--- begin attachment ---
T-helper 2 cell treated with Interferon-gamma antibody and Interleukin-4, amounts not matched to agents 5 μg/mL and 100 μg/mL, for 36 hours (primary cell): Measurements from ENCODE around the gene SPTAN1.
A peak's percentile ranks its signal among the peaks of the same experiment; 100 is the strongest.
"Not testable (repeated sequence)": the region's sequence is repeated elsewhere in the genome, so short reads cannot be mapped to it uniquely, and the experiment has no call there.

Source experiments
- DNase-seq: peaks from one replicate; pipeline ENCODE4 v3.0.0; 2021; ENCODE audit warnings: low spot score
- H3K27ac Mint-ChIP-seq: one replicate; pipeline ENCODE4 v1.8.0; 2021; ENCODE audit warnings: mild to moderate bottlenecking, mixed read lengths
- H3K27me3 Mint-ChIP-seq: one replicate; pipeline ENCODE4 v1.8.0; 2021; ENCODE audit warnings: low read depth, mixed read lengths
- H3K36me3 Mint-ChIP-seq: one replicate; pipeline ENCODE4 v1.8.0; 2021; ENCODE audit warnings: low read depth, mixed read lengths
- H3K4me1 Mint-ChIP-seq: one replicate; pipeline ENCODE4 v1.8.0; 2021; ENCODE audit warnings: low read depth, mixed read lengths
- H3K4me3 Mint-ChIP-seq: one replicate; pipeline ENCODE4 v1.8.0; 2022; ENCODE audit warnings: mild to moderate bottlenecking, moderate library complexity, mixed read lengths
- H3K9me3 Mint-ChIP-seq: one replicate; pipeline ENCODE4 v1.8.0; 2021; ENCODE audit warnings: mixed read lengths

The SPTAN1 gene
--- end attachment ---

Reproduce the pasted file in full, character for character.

T-helper 2 cell treated with Interferon-gamma antibody and Interleukin-4, amounts not matched to agents 5 μg/mL and 100 μg/mL, for 36 hours (primary cell): Measurements from ENCODE around the gene SPTAN1.
A peak's percentile ranks its signal among the peaks of the same experiment; 100 is the strongest.
"Not testable (repeated sequence)": the region's sequence is repeated elsewhere in the genome, so short reads cannot be mapped to it uniquely, and the experiment has no call there.

Source experiments
- DNase-seq: peaks from one replicate; pipeline ENCODE4 v3.0.0; 2021; ENCODE audit warnings: low spot score
- H3K27ac Mint-ChIP-seq: one replicate; pipeline ENCODE4 v1.8.0; 2021; ENCODE audit warnings: mild to moderate bottlenecking, mixed read lengths
- H3K27me3 Mint-ChIP-seq: one replicate; pipeline ENCODE4 v1.8.0; 2021; ENCODE audit warnings: low read depth, mixed read lengths
- H3K36me3 Mint-ChIP-seq: one replicate; pipeline ENCODE4 v1.8.0; 2021; ENCODE audit warnings: low read depth, mixed read lengths
- H3K4me1 Mint-ChIP-seq: one replicate; pipeline ENCODE4 v1.8.0; 2021; ENCODE audit warnings: low read depth, mixed read lengths
- H3K4me3 Mint-ChIP-seq: one replicate; pipeline ENCODE4 v1.8.0; 2022; ENCODE audit warnings: mild to moderate bottlenecking, moderate library complexity, mixed read lengths
- H3K9me3 Mint-ChIP-seq: one replicate; pipeline ENCODE4 v1.8.0; 2021; ENCODE audit warnings: mixed read lengths

The SPTAN1 gene